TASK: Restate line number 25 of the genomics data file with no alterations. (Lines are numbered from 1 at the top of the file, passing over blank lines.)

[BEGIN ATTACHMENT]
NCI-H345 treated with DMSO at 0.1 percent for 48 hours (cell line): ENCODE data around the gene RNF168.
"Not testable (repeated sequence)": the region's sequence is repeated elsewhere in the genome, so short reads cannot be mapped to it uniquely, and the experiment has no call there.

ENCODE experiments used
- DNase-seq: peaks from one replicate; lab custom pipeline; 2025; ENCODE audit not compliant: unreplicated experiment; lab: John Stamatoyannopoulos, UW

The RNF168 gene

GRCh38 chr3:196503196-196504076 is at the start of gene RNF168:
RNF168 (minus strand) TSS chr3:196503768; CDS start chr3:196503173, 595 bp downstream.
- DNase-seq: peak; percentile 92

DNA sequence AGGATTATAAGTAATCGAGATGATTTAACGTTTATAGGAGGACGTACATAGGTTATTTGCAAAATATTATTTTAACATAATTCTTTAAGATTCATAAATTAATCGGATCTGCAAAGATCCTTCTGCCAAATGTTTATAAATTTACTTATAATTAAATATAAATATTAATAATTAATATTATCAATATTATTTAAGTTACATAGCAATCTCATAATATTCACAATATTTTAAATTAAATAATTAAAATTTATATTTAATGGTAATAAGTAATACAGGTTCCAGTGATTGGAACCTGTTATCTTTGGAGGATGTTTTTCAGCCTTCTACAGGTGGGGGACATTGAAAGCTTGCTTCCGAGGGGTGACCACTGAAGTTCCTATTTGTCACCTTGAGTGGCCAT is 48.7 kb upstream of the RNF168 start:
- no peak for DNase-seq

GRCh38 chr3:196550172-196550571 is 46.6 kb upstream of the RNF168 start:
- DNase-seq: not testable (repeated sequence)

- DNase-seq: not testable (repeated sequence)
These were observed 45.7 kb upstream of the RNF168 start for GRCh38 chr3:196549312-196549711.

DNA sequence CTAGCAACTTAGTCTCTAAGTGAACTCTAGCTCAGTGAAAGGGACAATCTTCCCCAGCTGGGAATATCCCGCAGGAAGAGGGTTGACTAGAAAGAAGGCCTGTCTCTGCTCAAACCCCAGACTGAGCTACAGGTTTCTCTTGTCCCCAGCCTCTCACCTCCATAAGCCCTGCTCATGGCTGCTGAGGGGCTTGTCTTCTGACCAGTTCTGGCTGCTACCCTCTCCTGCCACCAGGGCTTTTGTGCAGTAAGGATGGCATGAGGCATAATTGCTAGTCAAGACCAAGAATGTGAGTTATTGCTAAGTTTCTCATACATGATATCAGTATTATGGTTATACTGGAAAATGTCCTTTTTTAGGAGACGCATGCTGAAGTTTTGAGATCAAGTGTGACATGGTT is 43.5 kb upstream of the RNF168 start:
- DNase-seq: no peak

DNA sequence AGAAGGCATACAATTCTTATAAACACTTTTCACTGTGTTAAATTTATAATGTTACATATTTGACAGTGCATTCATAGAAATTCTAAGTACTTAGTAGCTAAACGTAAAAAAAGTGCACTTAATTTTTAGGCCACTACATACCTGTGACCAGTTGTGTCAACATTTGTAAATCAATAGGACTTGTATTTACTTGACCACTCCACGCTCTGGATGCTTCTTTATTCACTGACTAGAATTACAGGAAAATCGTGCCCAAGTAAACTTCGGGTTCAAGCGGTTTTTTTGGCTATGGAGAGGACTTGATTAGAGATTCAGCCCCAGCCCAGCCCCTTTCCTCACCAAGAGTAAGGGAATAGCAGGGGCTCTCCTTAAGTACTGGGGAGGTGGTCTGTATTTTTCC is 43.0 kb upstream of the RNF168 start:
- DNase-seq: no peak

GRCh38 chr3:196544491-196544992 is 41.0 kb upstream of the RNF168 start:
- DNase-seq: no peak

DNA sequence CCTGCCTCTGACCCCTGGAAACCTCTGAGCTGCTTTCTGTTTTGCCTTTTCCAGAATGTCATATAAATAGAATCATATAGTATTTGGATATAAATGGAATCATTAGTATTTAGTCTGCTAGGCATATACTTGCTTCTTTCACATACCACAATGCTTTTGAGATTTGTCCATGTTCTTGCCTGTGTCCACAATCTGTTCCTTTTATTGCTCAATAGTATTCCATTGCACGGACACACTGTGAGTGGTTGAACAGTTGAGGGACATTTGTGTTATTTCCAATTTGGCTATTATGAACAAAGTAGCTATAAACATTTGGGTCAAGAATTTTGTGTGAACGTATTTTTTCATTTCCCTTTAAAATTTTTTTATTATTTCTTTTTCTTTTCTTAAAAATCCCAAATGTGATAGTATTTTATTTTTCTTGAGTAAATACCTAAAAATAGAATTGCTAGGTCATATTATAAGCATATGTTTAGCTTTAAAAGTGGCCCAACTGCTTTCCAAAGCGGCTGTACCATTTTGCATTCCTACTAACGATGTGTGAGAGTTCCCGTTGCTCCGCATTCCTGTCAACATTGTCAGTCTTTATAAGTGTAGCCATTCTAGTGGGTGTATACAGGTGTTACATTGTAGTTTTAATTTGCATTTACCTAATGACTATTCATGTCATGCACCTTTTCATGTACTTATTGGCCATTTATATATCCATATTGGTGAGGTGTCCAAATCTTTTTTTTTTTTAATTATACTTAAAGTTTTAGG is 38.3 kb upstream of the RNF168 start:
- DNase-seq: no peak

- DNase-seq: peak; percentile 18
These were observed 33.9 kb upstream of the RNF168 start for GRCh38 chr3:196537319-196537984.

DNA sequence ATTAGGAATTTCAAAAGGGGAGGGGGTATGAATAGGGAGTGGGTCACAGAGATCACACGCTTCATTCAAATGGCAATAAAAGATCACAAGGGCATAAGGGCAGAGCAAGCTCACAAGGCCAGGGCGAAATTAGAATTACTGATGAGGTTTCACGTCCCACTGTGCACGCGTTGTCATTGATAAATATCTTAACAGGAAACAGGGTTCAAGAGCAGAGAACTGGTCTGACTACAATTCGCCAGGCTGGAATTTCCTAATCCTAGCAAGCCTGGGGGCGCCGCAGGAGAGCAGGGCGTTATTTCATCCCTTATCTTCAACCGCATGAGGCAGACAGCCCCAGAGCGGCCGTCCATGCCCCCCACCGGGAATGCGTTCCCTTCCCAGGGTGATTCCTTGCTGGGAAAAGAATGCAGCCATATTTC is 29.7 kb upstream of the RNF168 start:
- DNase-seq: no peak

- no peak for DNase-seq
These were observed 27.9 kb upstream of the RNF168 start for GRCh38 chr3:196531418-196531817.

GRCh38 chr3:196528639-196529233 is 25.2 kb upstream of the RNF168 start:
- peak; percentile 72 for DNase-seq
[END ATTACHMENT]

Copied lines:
DNA sequence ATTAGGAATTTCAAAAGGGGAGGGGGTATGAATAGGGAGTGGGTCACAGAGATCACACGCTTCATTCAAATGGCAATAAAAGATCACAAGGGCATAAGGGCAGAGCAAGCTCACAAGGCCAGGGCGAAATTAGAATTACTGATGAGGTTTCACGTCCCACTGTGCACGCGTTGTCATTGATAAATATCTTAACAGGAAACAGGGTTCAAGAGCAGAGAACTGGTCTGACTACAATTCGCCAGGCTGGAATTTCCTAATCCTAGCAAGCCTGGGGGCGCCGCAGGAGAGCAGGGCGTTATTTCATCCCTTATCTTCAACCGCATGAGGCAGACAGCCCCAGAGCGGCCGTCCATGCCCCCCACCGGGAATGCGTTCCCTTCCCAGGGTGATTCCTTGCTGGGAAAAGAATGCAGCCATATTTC is 29.7 kb upstream of the RNF168 start: